Progress in Illinois pension reform talks

Illinois lawmakers, working without pay during a special session, may be creeping closer to in their efforts to strike a deal to reform their state pension system, which is facing the biggest shortfall of any state.

Lawmakers have been trying for two years to try to fix the pension system, which faces an unfunded liability of $100 billion. That represents 57 cents for every dollar needed.

WBBM radio in Chicago this week reported that that a bipartisan committee of both houses of the Assembly was making progress, albeit slowly.

“What I think you’re seeing is some frustration that the conference committee – the bipartisan bicameral conference committee – is not making as rapid process as I think that many would like, and I would agree with that,” Rep. Elaine Nekritz, a Democrat, told the station. “But the fact is we are making progress, and everybody at that table … remain very committed to getting something significant done.”

Nekritz is House Speaker Michael Madigan’s point person on pension reform.

The 10-member committee includes five members of the House, and five members of the Senate – six Democrats and four Republicans – and has been working since mid-June to hammer out a compromise on pension reform.

For the first time, all four caucuses are agreeing on some pension reform measures, WBBM reported.

“We are all coming together in good faith, and negotiating, and these negotiations are very delicate,” Nekritz told the station. “But this is the first time that all four caucuses have been at the table, agreeing on anything with regard to the pension situation.”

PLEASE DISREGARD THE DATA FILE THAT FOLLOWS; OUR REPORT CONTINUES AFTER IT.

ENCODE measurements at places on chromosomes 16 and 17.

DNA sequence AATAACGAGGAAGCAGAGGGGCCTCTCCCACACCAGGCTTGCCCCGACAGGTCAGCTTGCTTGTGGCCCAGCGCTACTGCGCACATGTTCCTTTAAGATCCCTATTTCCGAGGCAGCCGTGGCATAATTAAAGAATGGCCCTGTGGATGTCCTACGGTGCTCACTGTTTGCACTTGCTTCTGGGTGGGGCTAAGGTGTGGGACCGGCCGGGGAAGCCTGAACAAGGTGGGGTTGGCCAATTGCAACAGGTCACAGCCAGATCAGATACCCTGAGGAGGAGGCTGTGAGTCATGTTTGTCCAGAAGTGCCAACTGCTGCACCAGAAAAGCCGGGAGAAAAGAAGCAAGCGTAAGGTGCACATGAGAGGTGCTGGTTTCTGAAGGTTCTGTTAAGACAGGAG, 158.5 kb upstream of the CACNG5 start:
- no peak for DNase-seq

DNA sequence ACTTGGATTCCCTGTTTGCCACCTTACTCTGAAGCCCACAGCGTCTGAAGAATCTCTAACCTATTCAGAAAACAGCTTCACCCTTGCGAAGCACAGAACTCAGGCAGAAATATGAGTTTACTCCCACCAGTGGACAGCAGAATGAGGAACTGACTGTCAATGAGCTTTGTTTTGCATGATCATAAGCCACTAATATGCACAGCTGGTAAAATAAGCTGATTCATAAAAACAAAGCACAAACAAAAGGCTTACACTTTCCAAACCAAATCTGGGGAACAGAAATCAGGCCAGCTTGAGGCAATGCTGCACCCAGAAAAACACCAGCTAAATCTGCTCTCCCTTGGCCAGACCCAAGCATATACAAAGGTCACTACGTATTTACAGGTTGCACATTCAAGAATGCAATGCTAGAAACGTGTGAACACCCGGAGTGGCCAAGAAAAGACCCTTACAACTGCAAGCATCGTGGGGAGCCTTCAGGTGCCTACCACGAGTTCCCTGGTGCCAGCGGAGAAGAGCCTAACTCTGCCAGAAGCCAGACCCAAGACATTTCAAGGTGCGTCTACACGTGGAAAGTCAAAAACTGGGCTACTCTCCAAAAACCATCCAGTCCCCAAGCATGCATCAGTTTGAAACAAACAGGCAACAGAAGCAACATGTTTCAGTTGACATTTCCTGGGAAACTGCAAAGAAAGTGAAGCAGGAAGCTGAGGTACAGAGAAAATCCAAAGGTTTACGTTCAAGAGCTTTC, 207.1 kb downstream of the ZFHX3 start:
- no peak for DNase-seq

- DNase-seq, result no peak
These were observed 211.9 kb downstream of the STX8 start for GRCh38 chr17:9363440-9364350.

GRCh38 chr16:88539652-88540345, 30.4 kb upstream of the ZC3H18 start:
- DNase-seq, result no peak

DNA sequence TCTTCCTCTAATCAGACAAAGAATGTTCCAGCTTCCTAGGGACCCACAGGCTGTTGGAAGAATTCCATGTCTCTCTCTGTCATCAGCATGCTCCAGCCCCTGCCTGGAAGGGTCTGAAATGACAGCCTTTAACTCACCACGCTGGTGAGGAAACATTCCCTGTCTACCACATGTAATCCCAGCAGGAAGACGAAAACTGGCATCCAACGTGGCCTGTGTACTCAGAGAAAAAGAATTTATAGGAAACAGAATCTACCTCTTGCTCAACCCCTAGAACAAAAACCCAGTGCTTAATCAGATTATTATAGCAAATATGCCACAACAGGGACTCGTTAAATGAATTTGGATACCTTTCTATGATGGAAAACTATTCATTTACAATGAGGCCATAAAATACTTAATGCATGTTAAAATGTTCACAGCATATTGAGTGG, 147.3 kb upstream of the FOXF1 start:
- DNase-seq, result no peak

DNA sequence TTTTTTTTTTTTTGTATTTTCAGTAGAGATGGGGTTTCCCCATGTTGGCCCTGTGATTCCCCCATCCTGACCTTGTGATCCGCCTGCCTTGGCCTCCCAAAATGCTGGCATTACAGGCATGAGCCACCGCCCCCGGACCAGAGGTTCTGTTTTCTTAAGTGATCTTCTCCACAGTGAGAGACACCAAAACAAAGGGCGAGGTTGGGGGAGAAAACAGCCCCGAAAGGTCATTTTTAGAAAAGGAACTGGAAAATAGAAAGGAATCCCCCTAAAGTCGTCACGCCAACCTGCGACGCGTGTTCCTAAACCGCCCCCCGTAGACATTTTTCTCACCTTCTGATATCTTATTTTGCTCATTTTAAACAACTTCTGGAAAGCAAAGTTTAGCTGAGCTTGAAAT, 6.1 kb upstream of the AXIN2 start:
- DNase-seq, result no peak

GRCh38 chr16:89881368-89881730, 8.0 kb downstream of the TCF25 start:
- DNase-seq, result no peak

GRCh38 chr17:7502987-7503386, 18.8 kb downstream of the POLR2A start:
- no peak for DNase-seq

While battles over public pensions are raging from Rhode Island to California, the issues in each state are largely similar -- and solutions have been elusive. 

Illinois Gov. Pat Quinn in July ordered lawmakers’ salaries to be withheld until they reach a deal on the pensions during a special session. Lawmakers have filed a lawsuit over the governor’s move.

The Illinois pension fund consumes 20 percent of state revenues. The money used to shore up the fund is being paid out at the cost of reduced services.

In June, Moody’s lowered the state’s credit rating to A3 from A2. Illinois now stands dead last in the eyes of the three big credit-rating agencies, including Fitch’s and Standard & Poor’s. The lowered rating increases the cost of borrowing, worsening the state’s fiscal problems.

 

 

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